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Home » Projects » Protection of white-tailed tropicbirds and Audubon’s shearwaters in the Bahamas: Addressing the effects of rats, avian predators, and lack of nest sites

Protection of white-tailed tropicbirds and Audubon’s shearwaters in the Bahamas: Addressing the effects of rats, avian predators, and lack of nest sites

Cavity nesting seabirds in the Bahamas and other tropical archipelagos have declined sharply since humans arrived. Although biologists have attempted to find and protect the remaining populations, even on uninhabited and formally protected islands scientists have recently documented large declines in local populations of Audubon’s shearwaters (Puffinus lherminieri lherminieri) and white-tailed tropicbirds (Phaethon lepturus catesbyii). Halting the declines of these cavity-nesting birds requires a diverse approach that accounts for the major limiting factors of survival and reproduction for both of these species in the Bahamas: rats, native avian predators, and a lack of nest sites.

The greatest threat to both species is the presence of introduced mammals (primarily Rattus rattus) on many of the islands where the birds formerly nested or where sparse populations persist.  Secondly, native predators including barn owls (Tyto alba) and wintering Peregrine falcons (Falco peregrinus) have been observed killing breeding adults and chicks that are near fledging. The magnitude of the effects of avian predators has not been quantified, but steps to understand and minimize their effects on these remnant populations are needed. Finally, in the large colonies, many pairs appear to have difficulty finding appropriate limestone crevice nest sites. Increasing the number of high quality nest sites could potentially increase recruitment at both large and small colonies where spaces are limited, but simple and effective methods to build and place sites are needed.

This project proposed to begin a long-term restoration effort by focusing efforts on Audubon’s shearwaters and white-tailed tropic birds at the Exuma Cays Land and Sea Park (ECLSP), addressing each of the three major threats that the seabirds face.  Rat trapping occurred on numerous cays in the park to determine rat presence/absence and relative abundance and nests were monitored for evidence of rat predation; seabird carcasses were evaluated to determine the relative impact of different avian predator species, and pellets were collected from falcon and owl nests; and nest site limitation was tested by building artificial seabird nests and using playbacks of courting vocalizations and decoys to attract seabirds.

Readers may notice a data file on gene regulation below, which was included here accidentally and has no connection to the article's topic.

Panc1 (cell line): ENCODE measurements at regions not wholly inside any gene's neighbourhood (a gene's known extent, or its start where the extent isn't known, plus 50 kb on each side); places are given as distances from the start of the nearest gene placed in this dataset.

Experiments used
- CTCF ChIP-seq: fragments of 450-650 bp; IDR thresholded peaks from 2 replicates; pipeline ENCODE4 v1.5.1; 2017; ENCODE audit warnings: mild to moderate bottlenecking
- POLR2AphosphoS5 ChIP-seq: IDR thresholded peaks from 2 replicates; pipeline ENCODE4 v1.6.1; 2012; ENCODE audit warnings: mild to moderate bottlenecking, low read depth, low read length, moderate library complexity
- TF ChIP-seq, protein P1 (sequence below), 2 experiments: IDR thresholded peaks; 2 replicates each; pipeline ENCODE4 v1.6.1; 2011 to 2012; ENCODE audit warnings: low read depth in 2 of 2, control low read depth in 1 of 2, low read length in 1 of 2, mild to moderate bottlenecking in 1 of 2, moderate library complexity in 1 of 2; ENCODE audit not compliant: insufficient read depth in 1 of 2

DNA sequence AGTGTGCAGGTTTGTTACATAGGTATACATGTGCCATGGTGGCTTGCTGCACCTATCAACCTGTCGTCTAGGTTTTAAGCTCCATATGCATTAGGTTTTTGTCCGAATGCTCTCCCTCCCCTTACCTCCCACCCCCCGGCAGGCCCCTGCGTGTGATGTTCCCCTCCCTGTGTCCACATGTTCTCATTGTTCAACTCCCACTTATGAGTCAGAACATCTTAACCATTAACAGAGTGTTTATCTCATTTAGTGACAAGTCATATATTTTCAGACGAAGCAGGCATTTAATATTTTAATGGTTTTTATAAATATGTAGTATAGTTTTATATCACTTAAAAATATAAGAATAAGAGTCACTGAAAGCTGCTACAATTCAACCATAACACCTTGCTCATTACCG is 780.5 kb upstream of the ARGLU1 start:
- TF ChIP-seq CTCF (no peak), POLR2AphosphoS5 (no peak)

Researchers discovered that predation effects varied across colonies. Rats were present at some very small colonies and predation rates suggested threat of location extinction. The project’s trapping efforts continued in order to protect those small populations until large-scale rat eradication programs are launched. Data on rat presence/absence will be critical for informing those efforts. Results also indicated that at some key colonies, barn owl predation rates were extremely high, and that this co-occurred with large mouse populations, indicating an interactive effect: populations of introduced mice support high barn owl populations, increasing the severity of owl predation on seabirds. Interestingly, falcon predation did not seem to be a major factor for seabird populations on any of the cays studied. More than 40 artificial nests were installed and visitation and nesting at those nests varied across colonies, in part relative to colony history and the availability of existing natural sites. Because introduced mammals were newly discovered on some cays that were candidates for artificial sites (small population, limited nesting sites), nests were not installed at those locations to avoid additional predation by and growth of predator populations. Birds responded positively to acoustic playbacks, retuning calls and searching crevices, indicating that this technique could be extremely useful for growing and re-establishing colonies once cays are free of introduced predators. Mackin is helping to mobilize an archipelago-wide rat eradication effort and continues to work towards a long-term seabird conservation program in the area.